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I just stumbled across this question about jqgrid, which is clearly a question showing neither research effort nor code and failed attempts.

Now i left a comment for the OP to improve his question, and someone else provided an answer in the meantime. This answer might very well be a good solution, and is thus in itself not bad.

But this answering behaviour promotes asking 3-Line-Questions, without improving them in any way.

Discussion:

Should such Questions as above (and i know there are too many of them on SO) be answered, even if they are obviously not well asked, or should they be commented / flagged for NARQ (missing a good other term for that...) and not be answered to make OP improve the question?.

Of course there are questions, that may describe a Problem in 3 Lines, but I think they are extremely seldom.

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There are new close reasons which somewhat fulfills the role played by NARQ, e.g. "describe the specific problem — and include valid code" and "must demonstrate a minimal understanding of the problem being solved" –  Old Checkmark Aug 21 '13 at 10:26
    
and how do you call it now?? also, what shall i do with these questions, if they are salvageable and asked by new users? i feel Downvote, Comment and flag are not the right way to go about this, but comment and wait for reactions... What to do if someone answers this question now?? –  Vogel612 Aug 21 '13 at 10:31
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You can find those predefined reasons under "off-topic" when you flag a question. Flag/voting-to-close is not the end of the road, OP is free to (and encouraged to) improved the question even if it is closed/put on hold. And just because someone answers a question, it doesn't mean that question shouldn't be flagged/closed if it is indeed a bad question. –  Old Checkmark Aug 21 '13 at 10:34
    
@OldCheckmark i think you kinda miss my point. Even if such a question is closed, with an already given answer to solve the problem, these questions will most likely not be edited by OP, but left to be closed, as OP has "no benefit" from putting additional effort into his question –  Vogel612 Aug 21 '13 at 10:37
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If we don't close bad questions though, it would send the wrong message to users and visitors, saying that these kind of questions are okay and acceptable on SO. –  Old Checkmark Aug 21 '13 at 10:40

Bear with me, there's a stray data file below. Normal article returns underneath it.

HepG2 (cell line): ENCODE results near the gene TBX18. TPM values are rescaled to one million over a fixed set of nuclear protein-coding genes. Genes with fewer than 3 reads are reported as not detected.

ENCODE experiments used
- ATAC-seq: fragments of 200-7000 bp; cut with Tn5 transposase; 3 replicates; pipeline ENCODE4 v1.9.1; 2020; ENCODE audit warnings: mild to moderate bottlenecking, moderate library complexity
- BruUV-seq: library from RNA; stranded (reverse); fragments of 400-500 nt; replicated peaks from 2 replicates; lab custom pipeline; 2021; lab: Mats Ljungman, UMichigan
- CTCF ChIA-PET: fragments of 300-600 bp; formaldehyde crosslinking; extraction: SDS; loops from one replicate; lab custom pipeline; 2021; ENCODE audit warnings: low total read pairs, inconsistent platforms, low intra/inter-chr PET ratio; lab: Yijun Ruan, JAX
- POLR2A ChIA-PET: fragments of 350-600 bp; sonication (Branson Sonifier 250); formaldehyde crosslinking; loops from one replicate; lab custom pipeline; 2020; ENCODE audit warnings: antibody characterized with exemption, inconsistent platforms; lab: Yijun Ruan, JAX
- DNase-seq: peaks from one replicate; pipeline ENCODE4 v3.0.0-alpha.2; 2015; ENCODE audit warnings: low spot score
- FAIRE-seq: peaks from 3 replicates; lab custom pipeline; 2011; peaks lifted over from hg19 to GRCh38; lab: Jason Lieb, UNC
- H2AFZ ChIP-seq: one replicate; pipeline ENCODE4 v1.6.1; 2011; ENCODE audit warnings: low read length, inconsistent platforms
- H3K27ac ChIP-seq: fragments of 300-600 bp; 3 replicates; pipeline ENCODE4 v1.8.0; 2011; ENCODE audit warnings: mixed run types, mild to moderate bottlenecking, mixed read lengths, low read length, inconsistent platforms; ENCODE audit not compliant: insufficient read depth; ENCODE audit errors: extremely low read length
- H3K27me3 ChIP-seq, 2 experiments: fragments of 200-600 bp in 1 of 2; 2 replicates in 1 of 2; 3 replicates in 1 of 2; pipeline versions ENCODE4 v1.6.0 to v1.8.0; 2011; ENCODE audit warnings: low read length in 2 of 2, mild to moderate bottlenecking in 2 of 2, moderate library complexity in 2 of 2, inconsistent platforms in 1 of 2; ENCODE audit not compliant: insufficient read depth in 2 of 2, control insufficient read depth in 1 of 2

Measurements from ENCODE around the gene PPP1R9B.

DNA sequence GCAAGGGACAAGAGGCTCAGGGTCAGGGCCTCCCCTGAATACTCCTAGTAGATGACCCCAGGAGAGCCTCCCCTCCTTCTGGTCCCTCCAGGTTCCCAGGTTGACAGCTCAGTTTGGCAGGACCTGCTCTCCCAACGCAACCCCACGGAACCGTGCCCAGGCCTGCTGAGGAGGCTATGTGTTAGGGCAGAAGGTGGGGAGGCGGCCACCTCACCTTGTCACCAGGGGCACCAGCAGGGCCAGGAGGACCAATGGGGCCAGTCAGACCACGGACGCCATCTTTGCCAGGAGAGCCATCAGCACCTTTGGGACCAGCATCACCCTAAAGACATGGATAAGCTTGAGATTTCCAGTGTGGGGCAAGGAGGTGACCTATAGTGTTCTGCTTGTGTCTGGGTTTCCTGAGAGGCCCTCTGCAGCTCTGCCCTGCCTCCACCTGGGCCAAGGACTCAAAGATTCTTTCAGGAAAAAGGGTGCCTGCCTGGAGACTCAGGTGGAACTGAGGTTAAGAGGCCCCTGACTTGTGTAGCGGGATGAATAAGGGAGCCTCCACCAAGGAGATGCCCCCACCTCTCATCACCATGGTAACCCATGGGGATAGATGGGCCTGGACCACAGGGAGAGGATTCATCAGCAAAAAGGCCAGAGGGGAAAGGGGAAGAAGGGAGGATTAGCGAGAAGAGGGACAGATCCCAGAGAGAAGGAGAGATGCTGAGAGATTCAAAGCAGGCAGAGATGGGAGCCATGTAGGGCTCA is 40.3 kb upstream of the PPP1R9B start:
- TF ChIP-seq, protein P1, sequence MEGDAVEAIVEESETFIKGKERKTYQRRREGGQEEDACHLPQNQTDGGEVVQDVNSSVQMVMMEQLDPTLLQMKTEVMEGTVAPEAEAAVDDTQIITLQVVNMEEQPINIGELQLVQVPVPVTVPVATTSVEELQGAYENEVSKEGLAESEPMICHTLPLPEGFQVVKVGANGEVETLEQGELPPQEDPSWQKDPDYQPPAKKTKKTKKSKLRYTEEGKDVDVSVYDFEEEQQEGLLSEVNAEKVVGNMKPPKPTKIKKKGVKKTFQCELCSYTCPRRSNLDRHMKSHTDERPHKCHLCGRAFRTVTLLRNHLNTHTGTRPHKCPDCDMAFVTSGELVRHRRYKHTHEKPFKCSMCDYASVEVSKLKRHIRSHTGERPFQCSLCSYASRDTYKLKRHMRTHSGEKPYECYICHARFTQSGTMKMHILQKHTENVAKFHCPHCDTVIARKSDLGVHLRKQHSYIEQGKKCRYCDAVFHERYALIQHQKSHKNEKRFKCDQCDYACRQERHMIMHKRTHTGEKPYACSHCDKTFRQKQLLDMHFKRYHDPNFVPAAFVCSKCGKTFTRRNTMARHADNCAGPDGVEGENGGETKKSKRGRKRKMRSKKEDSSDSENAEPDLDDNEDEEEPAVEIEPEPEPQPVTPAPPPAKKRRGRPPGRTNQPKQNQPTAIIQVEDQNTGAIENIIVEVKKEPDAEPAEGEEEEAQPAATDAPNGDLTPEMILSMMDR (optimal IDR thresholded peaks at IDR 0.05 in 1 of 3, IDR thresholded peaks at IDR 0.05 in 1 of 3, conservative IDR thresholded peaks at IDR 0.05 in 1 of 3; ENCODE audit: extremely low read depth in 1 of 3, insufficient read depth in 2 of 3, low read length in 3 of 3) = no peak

@OldCheckmark that is correct, but the problem is a different for me. Should Answers be Allowed on Questions flagged "NARQ"? (again beacuse i miss a useful anagram) –  Vogel612 Aug 21 '13 at 10:42
    
Personally, I would refrain from answering a problematic question e.g. when the question is unclear or OP doesn't show any attempt to solve the problem. I would flag the question instead. –  Old Checkmark Aug 21 '13 at 10:51
    
@OldCheckmark The problem is other users do not refrain from answering such questions and then they need to be closed, because noone feels responsible anymore... –  Vogel612 Aug 21 '13 at 10:52

1 Answer 1

up vote 5 down vote accepted

One of the most important aspects of closing a question is that it prevents answers being added. You can certainly say that "this question should be closed" and "this question should not be answered" are equivalent statements. In the old NARQ case, the question also could not be definitively answered, that's what NARQ meant - not answerable. Eg "Why is there a car outside my house?" or "which is better, dark or milk chocolate?"

If you're asking "should I answer a question that I think should be closed?" it's a tautology to say no, you shouldn't. Similarly, "should a person answer a question that same person thinks should be closed?" is a clear no. However, "should a person answer a question I think should be closed" is a horse of a different colour.

If you think a question needs to be closed, flag or vote to close. If you think an edit would improve the question, edit it. If you think a comment might move the asker to improve the question, leave a comment. If you think the question shouldn't be answered, don't answer it. Some people might join you in any of those actions. Others, for various reasons, might not. They might even go so far as to answer. That happens. Don't use up your energy worrying about that choice.

If you think the answer depends on an assumption that is not supported in the question, go ahead and comment on the answer, eg "that might work with Clang but what if the asker is using Visual Studio?" or a similar comment to indicate the answerer has made an assumption. Do not downvote a useful answer, or leave a snarky comment, when your only motivation is "we don't want to reward crappy questions by helping the people who ask them." That doesn't make the internet better. Go ahead and focus on improving the question. That does make the internet better.

One final trick: when a horrible question is nonetheless left open and psychically answered by someone who managed to figure out what was being asked, and the asker either accepts or otherwise indicates (comments, edits to question etc) that the answer is right, you can edit the question to match the answer, and leave a good answer/question pair for posterity.

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